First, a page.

count of robbery with a firearm. The trial court also found
defendant to be a Prior Record Level II offender with one prior
record point at the time the crime was committed. Defendant was
sentenced to a minimum of seventy-two months and a maximum of
ninety-six months imprisonment. On 17 August 2006, this Court
allowed defendant's petition for writ of certiorari.
Defendant argues the trial court erred by: (1) requiring him
to choose between testifying and proceeding to a jury trial without
assistance of counsel and (2) enhancing his prior record level for
being on unsupervised probation at the time of the offense withoutrequiring the State to prove that fact beyond a reasonable doubt
and submitting the issue for the jury to decide.
III. Appearance as a Pro Se Defendant
 Defendant argues the trial court erred in requiring him to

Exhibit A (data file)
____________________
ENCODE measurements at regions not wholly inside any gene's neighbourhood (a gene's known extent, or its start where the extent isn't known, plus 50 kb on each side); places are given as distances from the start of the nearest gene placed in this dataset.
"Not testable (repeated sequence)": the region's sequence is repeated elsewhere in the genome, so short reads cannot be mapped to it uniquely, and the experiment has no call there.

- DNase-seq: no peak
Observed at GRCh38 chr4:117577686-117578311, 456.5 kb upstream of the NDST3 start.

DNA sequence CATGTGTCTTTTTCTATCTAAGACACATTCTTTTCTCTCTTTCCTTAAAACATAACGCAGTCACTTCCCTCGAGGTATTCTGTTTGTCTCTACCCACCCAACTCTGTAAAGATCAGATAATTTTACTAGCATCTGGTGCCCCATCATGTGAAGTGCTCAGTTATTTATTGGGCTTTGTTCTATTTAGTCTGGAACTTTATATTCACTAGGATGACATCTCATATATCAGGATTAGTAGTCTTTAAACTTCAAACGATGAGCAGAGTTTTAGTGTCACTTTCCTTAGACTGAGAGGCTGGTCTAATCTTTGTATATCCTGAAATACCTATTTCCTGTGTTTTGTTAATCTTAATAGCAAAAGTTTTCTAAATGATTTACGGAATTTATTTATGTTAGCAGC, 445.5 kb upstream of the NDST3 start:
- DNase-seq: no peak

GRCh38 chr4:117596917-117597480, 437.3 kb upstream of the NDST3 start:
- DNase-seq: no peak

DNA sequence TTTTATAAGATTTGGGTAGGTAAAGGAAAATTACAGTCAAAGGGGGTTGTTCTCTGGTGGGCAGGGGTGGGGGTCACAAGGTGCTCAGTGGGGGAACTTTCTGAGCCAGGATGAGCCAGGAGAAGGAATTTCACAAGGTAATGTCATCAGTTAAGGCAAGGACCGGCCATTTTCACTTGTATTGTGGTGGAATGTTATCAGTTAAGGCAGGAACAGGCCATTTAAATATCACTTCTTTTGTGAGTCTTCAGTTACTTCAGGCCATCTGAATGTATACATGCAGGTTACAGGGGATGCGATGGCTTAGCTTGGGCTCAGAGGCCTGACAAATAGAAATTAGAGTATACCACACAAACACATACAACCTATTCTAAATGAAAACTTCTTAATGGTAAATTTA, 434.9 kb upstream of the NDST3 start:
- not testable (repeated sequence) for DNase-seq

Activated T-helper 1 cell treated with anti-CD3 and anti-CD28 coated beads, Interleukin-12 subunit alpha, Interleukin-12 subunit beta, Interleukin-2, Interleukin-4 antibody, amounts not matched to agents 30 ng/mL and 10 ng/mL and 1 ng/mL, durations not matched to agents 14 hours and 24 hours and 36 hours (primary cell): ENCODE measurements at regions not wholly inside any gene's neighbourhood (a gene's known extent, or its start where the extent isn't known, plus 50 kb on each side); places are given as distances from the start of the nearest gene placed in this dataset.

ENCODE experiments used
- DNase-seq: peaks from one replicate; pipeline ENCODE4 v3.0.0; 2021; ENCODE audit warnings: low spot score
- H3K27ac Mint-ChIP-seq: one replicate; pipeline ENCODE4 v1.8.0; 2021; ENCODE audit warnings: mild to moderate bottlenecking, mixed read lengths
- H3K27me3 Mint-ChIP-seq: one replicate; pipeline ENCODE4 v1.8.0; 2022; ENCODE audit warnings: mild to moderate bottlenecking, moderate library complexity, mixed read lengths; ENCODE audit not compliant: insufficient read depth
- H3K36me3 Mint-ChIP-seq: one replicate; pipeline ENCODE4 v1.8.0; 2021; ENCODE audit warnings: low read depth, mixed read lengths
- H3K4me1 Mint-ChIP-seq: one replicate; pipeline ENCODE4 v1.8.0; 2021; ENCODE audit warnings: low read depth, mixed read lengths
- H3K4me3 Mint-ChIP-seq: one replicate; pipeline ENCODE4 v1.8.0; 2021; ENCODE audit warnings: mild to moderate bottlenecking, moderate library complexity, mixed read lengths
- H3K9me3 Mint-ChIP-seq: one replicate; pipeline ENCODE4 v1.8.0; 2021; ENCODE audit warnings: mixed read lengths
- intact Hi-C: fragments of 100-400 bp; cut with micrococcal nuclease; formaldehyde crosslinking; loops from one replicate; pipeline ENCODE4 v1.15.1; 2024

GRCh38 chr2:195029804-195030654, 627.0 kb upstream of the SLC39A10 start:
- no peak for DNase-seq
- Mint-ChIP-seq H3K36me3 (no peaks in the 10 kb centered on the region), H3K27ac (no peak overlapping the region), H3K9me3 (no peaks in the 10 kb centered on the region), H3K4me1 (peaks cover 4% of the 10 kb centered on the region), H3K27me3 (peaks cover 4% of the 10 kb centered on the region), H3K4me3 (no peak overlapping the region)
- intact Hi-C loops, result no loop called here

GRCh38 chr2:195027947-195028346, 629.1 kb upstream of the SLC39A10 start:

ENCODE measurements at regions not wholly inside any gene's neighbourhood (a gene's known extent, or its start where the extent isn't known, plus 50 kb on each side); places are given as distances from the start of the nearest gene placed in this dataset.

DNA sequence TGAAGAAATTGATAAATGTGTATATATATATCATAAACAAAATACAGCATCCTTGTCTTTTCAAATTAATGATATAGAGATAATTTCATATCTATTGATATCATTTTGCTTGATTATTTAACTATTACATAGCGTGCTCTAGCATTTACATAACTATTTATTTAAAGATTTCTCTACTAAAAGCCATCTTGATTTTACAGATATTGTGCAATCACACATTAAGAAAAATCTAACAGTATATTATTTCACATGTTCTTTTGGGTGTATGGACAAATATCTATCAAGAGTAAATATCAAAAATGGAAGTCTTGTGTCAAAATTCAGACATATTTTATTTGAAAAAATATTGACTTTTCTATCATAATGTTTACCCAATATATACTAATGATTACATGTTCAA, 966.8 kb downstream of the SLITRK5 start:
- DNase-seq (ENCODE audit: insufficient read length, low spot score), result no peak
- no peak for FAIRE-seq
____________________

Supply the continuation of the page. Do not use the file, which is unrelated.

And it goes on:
choose between testifying or proceeding to a jury trial without the
assistance of counsel, in the absence of a clear indication that he
wished to and understood the consequences of proceeding pro se. We
A. Right to Counsel - Right to Testify
The Sixth Amendment to the United States Constitution and
Article I, Section 23 of the North Carolina Constitution secure a
defendant's right to the assistance of counsel. State v. Frye,
341 N.C. 470, 493, 461 S.E.2d 664, 675 (1995) (citing State v.
Colbert, 311 N.C. 283, 286, 316 S.E.2d 79, 80-81 (1984)), cert.
denied, 517 U.S. 1123, 134 L. Ed. 2d 526 (1996). Although not
specifically enumerated in the United States Constitution, the
United States Supreme Court has consistently held that a
defendant's absolute right to testify is an inherent part of both
the due process requirements of the Fifth and Fourteenth Amendments
and the compulsory process clause of the Sixth Amendment. See,
e.g., Faretta v. California, 422 U.S. 806, 819, n.15, 45 L. Ed. 2d
562, 572 (1975) (Constitutional stature of rights not literally
expressed in the document, but essential to due process, includes
a defendant's right to testify on his own behalf.); Brooks v.
Tennessee, 406 U.S. 605, 612, 32 L. Ed. 2d 358, 364 (1972) (Whether
to testify is not only an important tactical decision for adefendant, but also a matter of constitutional right.); Harris v.